No organization is safe from a security breach, and the culprit isn’t always the shadowy hacker you might picture. In fact, many security threats come from within an organization. The problem is two-fold. First, a malicious insider, at the very least, has physical access to your facility. And, depending on their role, they may have access to sensitive data or business-critical IT systems. Second, employees frequently leave their laptops and other mobile devices unattended at their desk or in common areas. Even if you issue laptop security guidelines it may not matter, since most employees assume that the workplace is safe. This can be a dangerous assumption.
As an IT professional, you are responsible for preventing security breaches regardless of who’s behind them. So, it is essential to develop a security strategy that protects against internal and external threats. Consider the following tips when assessing your security plan.
- Implement “zero trust” security. Zero trust security is a security methodology based on the idea that organizations should not automatically trust anyone outside or inside its perimeters. Conventional security models operate on the assumption that everyone and everything inside an organization’s firewall can be trusted. However, this no longer true (if it ever was).
Zero trust security, a concept first introduced by analyst firm Forrester Research, flips conventional IT security on its ear. It’s mantra “never trust, always verify,” is designed to identify and address internal and external threat movement across a network. However, the concept does not need to be limited to network security. Requiring employees to badge into the workplace or restricted areas is a good example of how the zero trust security concept can be extended beyond the network.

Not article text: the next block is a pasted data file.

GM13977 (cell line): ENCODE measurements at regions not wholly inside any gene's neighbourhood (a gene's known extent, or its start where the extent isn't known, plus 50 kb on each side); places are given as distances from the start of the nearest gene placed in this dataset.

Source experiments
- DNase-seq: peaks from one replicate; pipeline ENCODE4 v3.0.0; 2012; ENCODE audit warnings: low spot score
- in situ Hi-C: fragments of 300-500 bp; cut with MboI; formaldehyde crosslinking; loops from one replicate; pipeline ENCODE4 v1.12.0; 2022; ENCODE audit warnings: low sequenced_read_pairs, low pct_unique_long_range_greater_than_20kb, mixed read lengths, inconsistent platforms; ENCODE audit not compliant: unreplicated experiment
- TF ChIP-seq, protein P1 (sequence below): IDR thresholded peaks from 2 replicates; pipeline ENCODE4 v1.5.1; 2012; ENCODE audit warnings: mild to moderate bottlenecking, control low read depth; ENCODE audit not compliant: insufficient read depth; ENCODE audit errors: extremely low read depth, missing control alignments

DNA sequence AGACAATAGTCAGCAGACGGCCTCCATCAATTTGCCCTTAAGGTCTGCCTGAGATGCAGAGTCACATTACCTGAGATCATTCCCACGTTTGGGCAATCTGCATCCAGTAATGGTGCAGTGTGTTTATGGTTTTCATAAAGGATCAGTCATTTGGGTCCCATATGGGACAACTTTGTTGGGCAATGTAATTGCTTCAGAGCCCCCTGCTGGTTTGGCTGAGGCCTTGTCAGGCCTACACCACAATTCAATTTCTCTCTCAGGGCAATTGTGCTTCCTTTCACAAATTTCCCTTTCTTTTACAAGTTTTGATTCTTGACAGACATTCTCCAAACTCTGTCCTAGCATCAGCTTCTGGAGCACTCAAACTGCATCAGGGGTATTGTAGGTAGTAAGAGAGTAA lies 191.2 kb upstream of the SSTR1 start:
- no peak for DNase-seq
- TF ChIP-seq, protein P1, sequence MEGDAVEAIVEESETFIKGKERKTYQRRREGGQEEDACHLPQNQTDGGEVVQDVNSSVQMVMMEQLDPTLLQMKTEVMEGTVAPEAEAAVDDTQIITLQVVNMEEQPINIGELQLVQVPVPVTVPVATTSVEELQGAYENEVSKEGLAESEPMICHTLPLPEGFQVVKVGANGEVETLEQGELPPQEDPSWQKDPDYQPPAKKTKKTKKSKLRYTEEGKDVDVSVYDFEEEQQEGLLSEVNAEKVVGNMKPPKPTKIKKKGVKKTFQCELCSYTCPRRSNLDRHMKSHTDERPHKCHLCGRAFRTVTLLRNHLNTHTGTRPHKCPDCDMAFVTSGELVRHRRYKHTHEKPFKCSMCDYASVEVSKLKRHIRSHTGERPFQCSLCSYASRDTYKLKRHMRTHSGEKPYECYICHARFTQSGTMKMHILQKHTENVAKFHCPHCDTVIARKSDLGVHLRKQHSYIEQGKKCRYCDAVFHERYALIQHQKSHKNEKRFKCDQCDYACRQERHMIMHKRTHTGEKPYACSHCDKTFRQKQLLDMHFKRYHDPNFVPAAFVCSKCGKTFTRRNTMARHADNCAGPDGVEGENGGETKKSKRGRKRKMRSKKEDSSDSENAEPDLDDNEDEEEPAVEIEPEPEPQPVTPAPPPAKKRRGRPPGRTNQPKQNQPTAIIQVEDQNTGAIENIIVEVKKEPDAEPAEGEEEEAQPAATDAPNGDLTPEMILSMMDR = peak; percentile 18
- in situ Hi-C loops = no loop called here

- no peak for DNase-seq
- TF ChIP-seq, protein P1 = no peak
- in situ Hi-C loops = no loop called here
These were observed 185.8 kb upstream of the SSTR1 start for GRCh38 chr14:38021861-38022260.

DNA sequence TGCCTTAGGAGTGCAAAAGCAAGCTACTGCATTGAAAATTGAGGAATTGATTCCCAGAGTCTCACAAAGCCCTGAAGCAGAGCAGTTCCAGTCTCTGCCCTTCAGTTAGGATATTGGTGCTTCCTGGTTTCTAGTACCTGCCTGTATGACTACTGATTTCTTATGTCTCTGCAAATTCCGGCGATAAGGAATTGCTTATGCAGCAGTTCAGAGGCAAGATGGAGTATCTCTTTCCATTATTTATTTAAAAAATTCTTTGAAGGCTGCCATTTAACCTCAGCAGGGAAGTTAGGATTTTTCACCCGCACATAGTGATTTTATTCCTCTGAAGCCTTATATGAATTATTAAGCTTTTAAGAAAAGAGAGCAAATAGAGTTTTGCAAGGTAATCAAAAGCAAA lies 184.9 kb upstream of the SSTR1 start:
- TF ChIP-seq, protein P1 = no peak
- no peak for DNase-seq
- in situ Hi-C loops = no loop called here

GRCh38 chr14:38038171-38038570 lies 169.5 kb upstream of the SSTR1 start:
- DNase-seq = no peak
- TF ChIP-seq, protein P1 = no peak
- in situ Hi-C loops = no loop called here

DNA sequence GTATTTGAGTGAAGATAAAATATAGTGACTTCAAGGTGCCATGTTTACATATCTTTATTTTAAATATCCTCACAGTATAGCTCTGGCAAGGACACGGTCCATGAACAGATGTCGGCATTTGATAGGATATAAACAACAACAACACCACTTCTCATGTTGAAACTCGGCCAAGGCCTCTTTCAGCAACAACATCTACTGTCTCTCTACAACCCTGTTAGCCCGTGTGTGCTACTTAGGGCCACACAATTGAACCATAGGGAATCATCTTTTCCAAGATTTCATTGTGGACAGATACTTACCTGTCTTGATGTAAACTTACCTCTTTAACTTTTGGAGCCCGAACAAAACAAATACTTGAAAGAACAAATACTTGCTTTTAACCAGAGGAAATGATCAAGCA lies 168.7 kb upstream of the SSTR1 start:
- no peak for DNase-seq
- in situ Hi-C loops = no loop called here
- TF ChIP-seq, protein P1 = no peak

- Deploy endpoint security tools. Multi-factor authentication and full disk encryption are relatively easy to deploy and go a long way to ensure that corporate data does not fall into the wrong hands. Multi-factor authentication requires more than one method of authentication to verify a user’s identity—for example, a password and a fingerprint scan. Full disk encryption is exactly what it sounds like: The contents of a laptop or mobile device are encrypted at rest, and a decryption key is required for access. Some laptops offer native encryption capabilities. Another option is to use a third-party tool that offers both encryption and multi-factor authentication.
- Deploy endpoint protection software. Most companies today have server backup solution in place, but neglect endpoints. However, endpoint protection is essential if you are serious about reducing theft risk. Choose an endpoint data protection product that takes continuous, automated, policy-based backups, so you can restore data in the event it does get lost. Additionally, look for security features such as global location tracking and remote lock or wipe.
The goal is to make it as difficult as possible for a disgruntled insider to access a laptop or desktop that is not their own and conduct malicious activity. Strong physical and IT security practices are essential to protect against insider threats. Remember the zero trust message: “never trust, always verify.”
Unfortunately, even with strong planning and preparation security breaches still occur. That’s why you need a second layer of protection. Endpoint backup ensures you’ll be able to recover if a breach does occur.